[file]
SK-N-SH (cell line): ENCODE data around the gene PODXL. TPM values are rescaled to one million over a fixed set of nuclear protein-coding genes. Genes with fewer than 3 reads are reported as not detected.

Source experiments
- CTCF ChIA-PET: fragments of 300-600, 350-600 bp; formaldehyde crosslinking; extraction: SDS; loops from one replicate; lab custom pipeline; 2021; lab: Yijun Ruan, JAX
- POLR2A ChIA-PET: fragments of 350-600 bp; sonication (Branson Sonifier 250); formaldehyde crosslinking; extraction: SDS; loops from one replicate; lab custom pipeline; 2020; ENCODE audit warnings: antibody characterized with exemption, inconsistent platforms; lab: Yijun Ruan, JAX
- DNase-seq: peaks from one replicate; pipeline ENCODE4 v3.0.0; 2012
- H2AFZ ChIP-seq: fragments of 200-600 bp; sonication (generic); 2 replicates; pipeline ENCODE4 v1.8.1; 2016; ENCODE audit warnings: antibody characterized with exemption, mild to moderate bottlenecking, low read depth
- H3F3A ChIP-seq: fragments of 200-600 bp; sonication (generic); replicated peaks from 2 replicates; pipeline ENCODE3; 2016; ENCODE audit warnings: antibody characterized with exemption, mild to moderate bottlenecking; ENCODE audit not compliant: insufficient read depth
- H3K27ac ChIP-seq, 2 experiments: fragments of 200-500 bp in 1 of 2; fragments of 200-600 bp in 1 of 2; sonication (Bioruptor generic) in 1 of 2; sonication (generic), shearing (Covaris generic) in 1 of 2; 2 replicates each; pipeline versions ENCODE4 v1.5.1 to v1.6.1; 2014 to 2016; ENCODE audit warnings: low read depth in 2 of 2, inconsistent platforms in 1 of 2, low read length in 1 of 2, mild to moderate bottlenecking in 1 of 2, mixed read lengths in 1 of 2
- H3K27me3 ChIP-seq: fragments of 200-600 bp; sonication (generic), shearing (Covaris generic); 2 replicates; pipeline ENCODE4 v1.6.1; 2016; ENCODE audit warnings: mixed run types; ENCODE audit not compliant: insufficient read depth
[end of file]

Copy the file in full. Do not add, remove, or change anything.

SK-N-SH (cell line): ENCODE data around the gene PODXL. TPM values are rescaled to one million over a fixed set of nuclear protein-coding genes. Genes with fewer than 3 reads are reported as not detected.

Source experiments
- CTCF ChIA-PET: fragments of 300-600, 350-600 bp; formaldehyde crosslinking; extraction: SDS; loops from one replicate; lab custom pipeline; 2021; lab: Yijun Ruan, JAX
- POLR2A ChIA-PET: fragments of 350-600 bp; sonication (Branson Sonifier 250); formaldehyde crosslinking; extraction: SDS; loops from one replicate; lab custom pipeline; 2020; ENCODE audit warnings: antibody characterized with exemption, inconsistent platforms; lab: Yijun Ruan, JAX
- DNase-seq: peaks from one replicate; pipeline ENCODE4 v3.0.0; 2012
- H2AFZ ChIP-seq: fragments of 200-600 bp; sonication (generic); 2 replicates; pipeline ENCODE4 v1.8.1; 2016; ENCODE audit warnings: antibody characterized with exemption, mild to moderate bottlenecking, low read depth
- H3F3A ChIP-seq: fragments of 200-600 bp; sonication (generic); replicated peaks from 2 replicates; pipeline ENCODE3; 2016; ENCODE audit warnings: antibody characterized with exemption, mild to moderate bottlenecking; ENCODE audit not compliant: insufficient read depth
- H3K27ac ChIP-seq, 2 experiments: fragments of 200-500 bp in 1 of 2; fragments of 200-600 bp in 1 of 2; sonication (Bioruptor generic) in 1 of 2; sonication (generic), shearing (Covaris generic) in 1 of 2; 2 replicates each; pipeline versions ENCODE4 v1.5.1 to v1.6.1; 2014 to 2016; ENCODE audit warnings: low read depth in 2 of 2, inconsistent platforms in 1 of 2, low read length in 1 of 2, mild to moderate bottlenecking in 1 of 2, mixed read lengths in 1 of 2
- H3K27me3 ChIP-seq: fragments of 200-600 bp; sonication (generic), shearing (Covaris generic); 2 replicates; pipeline ENCODE4 v1.6.1; 2016; ENCODE audit warnings: mixed run types; ENCODE audit not compliant: insufficient read depth